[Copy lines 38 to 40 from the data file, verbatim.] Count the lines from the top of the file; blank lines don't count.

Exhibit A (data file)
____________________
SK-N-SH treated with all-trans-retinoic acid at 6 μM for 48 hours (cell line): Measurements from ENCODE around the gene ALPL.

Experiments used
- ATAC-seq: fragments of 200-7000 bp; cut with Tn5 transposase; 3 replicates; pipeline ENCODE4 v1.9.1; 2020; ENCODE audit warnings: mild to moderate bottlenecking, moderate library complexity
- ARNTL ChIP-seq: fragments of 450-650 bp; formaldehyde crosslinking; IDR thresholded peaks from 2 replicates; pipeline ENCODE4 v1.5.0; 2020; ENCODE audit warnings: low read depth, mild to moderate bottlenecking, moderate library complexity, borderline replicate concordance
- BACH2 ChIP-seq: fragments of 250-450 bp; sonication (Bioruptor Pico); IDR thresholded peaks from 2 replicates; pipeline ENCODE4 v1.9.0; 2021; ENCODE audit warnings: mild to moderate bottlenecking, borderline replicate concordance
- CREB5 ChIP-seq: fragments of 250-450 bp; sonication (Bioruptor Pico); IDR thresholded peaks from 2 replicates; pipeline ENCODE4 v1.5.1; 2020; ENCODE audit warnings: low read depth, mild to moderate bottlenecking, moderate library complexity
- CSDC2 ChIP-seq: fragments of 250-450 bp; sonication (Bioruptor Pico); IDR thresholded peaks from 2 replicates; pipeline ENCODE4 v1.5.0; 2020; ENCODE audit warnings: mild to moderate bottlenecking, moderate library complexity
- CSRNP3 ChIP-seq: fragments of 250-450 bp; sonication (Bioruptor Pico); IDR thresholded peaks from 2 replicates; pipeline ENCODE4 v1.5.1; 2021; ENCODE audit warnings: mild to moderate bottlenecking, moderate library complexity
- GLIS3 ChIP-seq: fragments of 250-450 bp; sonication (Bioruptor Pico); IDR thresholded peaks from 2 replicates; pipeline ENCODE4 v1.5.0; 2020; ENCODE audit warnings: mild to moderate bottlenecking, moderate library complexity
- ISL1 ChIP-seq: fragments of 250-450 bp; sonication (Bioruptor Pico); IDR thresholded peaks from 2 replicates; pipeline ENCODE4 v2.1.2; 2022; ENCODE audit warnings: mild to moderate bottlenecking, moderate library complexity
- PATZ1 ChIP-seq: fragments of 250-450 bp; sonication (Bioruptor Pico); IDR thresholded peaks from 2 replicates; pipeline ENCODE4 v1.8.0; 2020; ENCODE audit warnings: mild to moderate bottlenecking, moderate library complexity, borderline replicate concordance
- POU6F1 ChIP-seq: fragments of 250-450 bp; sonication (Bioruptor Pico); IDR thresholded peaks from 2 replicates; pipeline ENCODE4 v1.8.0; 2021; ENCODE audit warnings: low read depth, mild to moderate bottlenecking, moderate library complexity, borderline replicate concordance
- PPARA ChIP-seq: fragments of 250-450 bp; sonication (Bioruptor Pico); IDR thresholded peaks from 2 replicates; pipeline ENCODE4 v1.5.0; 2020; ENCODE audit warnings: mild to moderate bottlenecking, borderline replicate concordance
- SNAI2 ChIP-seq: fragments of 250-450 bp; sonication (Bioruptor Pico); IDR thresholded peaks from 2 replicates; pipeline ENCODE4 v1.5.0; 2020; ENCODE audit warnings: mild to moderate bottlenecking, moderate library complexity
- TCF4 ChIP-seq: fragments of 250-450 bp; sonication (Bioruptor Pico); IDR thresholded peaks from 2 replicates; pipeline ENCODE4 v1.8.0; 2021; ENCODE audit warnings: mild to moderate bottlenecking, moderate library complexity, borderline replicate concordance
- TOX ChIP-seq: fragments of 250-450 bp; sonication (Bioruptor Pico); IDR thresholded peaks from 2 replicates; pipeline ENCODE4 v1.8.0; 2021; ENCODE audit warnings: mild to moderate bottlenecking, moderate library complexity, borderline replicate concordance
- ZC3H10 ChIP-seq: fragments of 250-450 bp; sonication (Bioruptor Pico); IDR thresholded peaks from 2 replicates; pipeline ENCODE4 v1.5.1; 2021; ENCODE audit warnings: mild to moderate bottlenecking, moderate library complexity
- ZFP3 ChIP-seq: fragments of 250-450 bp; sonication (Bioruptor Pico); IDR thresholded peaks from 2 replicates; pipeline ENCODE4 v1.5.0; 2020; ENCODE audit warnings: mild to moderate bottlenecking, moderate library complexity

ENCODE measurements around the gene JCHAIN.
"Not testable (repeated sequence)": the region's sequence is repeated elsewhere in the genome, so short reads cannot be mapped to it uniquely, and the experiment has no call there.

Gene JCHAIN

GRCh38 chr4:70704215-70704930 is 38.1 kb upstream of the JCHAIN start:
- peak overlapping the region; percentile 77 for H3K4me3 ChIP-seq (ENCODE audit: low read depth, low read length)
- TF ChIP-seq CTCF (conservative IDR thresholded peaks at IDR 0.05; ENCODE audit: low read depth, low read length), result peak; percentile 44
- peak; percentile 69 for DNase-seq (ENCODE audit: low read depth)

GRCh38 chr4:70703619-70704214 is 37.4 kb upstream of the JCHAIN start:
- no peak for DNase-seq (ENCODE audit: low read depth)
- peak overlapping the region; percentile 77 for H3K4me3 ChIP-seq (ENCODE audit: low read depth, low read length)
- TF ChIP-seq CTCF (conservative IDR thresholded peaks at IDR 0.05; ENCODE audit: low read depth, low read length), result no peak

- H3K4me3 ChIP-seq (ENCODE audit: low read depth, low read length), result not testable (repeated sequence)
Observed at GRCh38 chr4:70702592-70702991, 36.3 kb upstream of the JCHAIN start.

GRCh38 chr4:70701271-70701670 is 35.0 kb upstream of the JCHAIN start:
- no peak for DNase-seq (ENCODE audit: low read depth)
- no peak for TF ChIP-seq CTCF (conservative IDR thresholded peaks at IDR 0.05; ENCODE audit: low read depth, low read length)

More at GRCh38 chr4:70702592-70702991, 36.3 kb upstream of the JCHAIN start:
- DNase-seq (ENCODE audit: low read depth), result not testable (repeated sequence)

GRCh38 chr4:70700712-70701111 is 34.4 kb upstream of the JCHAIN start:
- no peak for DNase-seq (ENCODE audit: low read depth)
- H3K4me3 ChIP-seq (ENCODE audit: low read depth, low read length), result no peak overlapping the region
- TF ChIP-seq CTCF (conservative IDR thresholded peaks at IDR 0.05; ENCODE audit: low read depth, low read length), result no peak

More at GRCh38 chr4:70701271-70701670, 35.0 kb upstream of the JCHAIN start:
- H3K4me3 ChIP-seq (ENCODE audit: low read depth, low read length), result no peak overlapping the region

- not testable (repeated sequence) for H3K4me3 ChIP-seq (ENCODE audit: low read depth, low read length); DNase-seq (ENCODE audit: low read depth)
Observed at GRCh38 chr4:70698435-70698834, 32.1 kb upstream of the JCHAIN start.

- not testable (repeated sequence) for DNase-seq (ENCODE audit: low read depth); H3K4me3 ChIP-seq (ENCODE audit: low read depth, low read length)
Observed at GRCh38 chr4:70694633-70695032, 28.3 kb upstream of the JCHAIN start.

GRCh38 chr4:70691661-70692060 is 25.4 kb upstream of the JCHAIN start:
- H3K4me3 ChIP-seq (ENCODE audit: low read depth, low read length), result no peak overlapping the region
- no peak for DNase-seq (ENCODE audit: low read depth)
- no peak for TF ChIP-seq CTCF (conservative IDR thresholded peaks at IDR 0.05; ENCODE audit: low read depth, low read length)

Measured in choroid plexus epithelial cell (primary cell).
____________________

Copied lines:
- no peak for DNase-seq (ENCODE audit: low read depth)
- H3K4me3 ChIP-seq (ENCODE audit: low read depth, low read length), result no peak overlapping the region
- TF ChIP-seq CTCF (conservative IDR thresholded peaks at IDR 0.05; ENCODE audit: low read depth, low read length), result no peak